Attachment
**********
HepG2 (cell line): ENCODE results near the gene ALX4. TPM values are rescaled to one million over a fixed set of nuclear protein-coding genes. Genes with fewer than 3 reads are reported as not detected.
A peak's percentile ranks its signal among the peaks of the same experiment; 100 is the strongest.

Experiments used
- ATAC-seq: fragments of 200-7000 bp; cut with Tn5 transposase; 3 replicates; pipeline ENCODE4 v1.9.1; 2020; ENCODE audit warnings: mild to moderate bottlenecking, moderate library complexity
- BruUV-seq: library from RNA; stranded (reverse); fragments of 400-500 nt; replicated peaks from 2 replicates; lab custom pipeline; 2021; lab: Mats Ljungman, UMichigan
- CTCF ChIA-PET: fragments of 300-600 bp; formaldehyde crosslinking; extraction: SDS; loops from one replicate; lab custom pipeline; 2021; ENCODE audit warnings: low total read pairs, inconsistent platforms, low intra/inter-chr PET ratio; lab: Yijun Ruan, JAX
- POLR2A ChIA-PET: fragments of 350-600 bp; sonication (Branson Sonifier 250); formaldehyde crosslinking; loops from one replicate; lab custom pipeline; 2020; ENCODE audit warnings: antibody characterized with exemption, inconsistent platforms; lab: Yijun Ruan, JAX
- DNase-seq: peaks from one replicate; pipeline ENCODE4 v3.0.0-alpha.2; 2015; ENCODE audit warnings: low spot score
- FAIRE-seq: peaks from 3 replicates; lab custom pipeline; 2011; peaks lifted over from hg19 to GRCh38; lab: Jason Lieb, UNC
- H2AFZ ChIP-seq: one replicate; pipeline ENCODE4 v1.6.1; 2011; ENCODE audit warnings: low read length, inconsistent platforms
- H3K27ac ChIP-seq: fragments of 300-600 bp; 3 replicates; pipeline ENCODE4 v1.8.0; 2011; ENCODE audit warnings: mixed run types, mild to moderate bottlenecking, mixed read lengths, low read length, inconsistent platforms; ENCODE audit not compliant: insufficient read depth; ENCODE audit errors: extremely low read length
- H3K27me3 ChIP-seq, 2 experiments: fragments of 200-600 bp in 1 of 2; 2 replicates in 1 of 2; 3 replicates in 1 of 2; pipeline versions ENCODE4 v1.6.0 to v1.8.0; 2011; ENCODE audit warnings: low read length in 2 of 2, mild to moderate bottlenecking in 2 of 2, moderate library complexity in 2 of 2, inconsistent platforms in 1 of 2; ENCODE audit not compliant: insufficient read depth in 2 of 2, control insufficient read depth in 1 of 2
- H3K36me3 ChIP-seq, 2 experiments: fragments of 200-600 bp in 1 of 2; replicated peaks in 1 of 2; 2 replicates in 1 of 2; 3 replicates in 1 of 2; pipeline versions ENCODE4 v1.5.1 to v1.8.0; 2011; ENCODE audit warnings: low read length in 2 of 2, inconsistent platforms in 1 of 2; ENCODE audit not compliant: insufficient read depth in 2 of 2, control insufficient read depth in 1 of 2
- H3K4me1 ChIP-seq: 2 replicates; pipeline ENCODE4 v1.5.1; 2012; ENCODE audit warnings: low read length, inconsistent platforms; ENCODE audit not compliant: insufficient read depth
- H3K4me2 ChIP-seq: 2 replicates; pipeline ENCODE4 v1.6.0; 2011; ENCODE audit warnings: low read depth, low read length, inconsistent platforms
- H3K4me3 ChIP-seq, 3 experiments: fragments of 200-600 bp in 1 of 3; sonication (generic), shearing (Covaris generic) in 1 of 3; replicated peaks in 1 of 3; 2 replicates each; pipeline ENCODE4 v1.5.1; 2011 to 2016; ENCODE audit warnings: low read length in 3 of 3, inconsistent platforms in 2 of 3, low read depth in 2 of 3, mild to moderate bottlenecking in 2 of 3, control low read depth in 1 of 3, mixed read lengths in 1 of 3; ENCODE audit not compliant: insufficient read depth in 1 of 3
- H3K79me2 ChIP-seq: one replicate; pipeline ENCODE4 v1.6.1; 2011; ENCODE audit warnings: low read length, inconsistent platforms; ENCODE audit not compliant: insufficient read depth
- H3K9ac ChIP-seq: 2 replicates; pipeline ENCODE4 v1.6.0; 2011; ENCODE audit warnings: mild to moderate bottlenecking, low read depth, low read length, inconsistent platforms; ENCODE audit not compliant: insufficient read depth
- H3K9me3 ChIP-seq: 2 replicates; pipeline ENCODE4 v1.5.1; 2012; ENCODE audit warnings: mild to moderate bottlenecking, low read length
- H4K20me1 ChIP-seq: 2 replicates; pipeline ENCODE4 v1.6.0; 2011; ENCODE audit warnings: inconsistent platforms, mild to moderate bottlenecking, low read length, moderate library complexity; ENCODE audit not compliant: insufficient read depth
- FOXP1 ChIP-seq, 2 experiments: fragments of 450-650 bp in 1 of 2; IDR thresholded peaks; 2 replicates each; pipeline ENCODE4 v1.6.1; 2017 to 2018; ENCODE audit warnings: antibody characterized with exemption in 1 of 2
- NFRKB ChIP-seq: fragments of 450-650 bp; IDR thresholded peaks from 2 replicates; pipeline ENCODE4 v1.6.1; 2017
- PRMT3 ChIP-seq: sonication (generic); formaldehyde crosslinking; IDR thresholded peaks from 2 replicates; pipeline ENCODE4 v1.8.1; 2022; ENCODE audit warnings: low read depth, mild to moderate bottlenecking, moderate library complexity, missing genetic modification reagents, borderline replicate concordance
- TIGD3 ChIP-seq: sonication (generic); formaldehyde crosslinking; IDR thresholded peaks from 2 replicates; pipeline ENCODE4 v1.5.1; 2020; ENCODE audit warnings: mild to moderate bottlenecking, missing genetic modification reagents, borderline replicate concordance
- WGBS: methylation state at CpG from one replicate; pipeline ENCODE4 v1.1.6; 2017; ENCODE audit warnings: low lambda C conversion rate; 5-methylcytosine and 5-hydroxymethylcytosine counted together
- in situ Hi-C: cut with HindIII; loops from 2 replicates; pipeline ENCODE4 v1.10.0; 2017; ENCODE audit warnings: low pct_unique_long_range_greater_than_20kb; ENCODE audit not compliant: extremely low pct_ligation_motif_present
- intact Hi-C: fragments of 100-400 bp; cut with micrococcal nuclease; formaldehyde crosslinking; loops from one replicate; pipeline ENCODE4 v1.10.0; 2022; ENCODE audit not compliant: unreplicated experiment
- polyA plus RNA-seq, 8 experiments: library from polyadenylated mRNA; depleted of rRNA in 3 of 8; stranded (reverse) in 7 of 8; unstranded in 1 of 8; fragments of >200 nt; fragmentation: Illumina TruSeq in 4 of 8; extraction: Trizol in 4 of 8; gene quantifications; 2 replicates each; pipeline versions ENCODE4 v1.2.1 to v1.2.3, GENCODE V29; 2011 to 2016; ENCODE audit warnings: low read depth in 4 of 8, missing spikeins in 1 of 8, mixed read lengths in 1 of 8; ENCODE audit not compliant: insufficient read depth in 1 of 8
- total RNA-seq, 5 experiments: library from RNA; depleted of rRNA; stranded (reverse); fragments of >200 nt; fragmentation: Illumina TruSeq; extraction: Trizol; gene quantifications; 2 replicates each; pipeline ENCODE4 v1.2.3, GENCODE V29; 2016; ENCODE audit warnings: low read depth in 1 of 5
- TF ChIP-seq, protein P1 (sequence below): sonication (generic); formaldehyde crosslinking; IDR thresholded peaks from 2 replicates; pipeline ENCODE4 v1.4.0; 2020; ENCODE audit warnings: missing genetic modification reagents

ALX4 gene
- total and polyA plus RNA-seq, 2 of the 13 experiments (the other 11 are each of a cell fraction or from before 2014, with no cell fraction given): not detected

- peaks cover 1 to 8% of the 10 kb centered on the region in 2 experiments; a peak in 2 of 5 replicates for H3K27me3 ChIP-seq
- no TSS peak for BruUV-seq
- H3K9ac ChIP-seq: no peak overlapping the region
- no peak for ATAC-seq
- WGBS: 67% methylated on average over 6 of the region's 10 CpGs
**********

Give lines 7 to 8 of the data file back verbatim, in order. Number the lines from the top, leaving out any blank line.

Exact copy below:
- POLR2A ChIA-PET: fragments of 350-600 bp; sonication (Branson Sonifier 250); formaldehyde crosslinking; loops from one replicate; lab custom pipeline; 2020; ENCODE audit warnings: antibody characterized with exemption, inconsistent platforms; lab: Yijun Ruan, JAX
- DNase-seq: peaks from one replicate; pipeline ENCODE4 v3.0.0-alpha.2; 2015; ENCODE audit warnings: low spot score